Chronic pain remains an unresolved issue in clinical practice despite the extensive research investigating its behavioural and neural correlates. Evidence demonstrates that chronic pain results in altered representation of the body in the brain. Arguably, this impacts on the perception of the self and its associated processes; namely, interoceptive awareness and body awareness. However, there is minimal research investigating the links between interoceptive awareness, body awareness and chronic pain.
Objectives and method
This case–control study investigated the relationship between chronic pain and interoceptive awareness; and the links between interoceptive awareness and body awareness. A sample of 59 participants comprising of 22 patients with chronic pain and 37 individuals without a history of chronic pain were assessed using a heartbeat monitoring task (HBMT) and the Body Awareness Questionnaire (BAQ). The HBMT was used to measure interoceptive awareness; and the BAQ to measure body awareness. Data from variables regarded as potential confounders, were also collected.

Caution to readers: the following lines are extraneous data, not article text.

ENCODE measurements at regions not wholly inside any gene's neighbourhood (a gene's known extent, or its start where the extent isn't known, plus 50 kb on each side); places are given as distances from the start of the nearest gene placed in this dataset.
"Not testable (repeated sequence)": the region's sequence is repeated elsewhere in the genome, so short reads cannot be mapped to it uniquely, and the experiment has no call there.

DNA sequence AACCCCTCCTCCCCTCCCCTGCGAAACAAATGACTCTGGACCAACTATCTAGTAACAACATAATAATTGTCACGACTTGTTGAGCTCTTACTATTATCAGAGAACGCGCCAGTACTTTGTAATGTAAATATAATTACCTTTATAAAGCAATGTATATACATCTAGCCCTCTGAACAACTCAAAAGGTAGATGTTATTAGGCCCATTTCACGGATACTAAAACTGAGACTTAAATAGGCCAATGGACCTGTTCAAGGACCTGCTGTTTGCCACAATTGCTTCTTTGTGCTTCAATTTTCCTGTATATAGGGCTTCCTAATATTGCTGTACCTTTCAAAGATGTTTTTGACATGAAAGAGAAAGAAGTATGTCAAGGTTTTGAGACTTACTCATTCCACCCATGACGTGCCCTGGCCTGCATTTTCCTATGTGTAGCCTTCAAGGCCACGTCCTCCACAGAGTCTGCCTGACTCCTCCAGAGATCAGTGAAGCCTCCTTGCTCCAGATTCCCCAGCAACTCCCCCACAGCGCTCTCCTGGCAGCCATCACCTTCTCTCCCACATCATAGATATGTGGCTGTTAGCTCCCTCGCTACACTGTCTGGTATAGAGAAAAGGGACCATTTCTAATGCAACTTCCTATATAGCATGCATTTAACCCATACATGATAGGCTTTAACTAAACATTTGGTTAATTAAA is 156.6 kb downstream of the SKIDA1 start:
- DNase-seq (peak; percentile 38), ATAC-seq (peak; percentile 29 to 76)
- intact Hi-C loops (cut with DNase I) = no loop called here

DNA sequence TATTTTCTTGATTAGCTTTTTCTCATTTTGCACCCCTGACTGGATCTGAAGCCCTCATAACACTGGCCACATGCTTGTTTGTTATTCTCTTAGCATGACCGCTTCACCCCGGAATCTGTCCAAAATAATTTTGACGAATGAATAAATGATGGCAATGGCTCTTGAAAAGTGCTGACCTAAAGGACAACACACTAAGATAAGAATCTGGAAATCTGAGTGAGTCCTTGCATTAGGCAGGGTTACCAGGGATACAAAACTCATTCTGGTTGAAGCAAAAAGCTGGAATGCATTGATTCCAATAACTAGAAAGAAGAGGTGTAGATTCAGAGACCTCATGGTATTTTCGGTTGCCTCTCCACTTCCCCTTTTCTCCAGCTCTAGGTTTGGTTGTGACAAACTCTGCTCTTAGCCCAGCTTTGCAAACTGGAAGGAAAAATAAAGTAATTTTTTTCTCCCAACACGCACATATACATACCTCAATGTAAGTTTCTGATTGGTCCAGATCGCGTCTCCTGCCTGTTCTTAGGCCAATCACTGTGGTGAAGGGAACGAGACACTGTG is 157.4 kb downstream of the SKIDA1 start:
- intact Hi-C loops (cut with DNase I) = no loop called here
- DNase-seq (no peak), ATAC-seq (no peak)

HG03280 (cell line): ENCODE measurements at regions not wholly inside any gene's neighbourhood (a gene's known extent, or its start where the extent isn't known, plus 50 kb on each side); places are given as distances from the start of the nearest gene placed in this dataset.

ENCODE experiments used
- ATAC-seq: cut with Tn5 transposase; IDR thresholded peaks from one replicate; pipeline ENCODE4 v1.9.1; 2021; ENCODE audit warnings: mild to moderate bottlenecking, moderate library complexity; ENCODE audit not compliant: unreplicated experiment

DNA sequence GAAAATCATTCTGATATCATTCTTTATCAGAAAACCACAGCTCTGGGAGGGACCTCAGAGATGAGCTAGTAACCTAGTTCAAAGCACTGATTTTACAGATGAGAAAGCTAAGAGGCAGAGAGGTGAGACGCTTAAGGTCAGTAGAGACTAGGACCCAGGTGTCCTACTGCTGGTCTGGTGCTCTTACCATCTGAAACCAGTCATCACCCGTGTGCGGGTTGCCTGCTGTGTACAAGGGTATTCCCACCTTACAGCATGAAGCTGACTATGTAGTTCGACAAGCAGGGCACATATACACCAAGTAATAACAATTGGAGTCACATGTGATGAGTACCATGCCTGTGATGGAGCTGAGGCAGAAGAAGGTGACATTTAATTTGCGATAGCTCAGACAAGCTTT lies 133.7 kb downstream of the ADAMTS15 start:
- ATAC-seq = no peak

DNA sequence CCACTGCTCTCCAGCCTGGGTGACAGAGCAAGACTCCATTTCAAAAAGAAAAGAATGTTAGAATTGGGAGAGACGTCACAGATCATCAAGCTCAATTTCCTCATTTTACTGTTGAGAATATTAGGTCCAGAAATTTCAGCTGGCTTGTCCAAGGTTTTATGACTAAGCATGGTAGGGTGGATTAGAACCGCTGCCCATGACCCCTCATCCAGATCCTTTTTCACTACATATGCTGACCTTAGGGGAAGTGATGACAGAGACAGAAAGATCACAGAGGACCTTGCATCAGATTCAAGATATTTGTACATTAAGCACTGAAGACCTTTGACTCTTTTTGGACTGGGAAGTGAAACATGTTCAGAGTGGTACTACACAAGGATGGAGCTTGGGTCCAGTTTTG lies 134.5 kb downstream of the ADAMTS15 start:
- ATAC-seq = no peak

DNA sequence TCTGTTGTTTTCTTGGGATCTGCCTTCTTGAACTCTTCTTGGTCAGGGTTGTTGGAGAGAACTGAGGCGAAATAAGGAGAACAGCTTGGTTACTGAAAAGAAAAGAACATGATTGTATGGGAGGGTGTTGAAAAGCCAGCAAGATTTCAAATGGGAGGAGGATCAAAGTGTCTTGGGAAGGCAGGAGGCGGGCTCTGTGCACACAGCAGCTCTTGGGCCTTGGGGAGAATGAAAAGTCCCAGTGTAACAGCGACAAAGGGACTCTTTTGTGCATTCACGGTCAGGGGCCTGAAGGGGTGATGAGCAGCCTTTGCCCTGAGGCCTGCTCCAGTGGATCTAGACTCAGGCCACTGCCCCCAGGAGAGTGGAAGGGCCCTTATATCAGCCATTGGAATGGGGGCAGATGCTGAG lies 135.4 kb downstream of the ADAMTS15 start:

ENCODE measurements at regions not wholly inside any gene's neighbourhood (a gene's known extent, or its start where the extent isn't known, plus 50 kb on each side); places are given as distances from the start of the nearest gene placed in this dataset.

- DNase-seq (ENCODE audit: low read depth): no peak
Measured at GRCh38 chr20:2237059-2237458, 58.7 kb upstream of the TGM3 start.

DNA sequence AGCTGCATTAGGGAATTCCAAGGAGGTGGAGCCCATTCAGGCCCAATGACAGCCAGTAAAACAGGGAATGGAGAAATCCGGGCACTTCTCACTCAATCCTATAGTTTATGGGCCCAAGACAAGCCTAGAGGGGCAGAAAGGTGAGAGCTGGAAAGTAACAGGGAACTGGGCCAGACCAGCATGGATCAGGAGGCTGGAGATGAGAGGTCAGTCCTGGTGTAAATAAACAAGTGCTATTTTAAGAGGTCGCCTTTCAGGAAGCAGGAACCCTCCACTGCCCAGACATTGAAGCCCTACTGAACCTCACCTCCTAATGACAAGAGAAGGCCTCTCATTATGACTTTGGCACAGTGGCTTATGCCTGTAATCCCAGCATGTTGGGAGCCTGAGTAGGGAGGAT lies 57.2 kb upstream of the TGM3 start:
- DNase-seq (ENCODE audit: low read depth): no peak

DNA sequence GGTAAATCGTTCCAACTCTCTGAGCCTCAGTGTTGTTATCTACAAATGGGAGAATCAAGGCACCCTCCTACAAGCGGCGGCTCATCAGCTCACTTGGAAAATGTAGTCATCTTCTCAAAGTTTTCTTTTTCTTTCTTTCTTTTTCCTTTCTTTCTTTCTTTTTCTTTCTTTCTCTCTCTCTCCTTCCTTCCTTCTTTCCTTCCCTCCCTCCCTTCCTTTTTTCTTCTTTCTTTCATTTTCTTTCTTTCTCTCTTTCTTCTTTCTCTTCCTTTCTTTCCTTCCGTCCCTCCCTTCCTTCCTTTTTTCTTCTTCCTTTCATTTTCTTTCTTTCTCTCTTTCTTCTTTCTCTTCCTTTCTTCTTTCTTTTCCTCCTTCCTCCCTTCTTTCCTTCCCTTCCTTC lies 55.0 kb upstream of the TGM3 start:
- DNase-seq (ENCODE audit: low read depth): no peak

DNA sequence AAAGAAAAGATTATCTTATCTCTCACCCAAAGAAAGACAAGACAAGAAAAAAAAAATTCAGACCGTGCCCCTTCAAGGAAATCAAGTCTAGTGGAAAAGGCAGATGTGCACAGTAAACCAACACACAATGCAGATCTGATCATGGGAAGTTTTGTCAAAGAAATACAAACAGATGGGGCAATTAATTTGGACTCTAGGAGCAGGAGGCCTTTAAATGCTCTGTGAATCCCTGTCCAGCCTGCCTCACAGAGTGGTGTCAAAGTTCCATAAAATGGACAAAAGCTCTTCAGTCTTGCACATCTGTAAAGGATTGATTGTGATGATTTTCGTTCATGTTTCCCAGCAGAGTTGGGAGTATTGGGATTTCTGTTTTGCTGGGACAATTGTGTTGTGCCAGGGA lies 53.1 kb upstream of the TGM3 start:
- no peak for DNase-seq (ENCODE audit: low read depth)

The findings did not reveal a statistical significant difference in interoceptive awareness and body awareness across the groups. Moreover, activities likely to enhance proprioception or mindfulness based practice did not influence interoceptive awareness. Notwithstanding this, a positive trend was identified between body awareness and mindfulness based activities.
Several limitations of this study suggest scope for further research investigating putative changes in interoceptive awareness in the presence of chronic pain and the effect of osteopathic treatment on the perception of the self. The role of mindfulness based activities in the management of chronic pain is also discussed.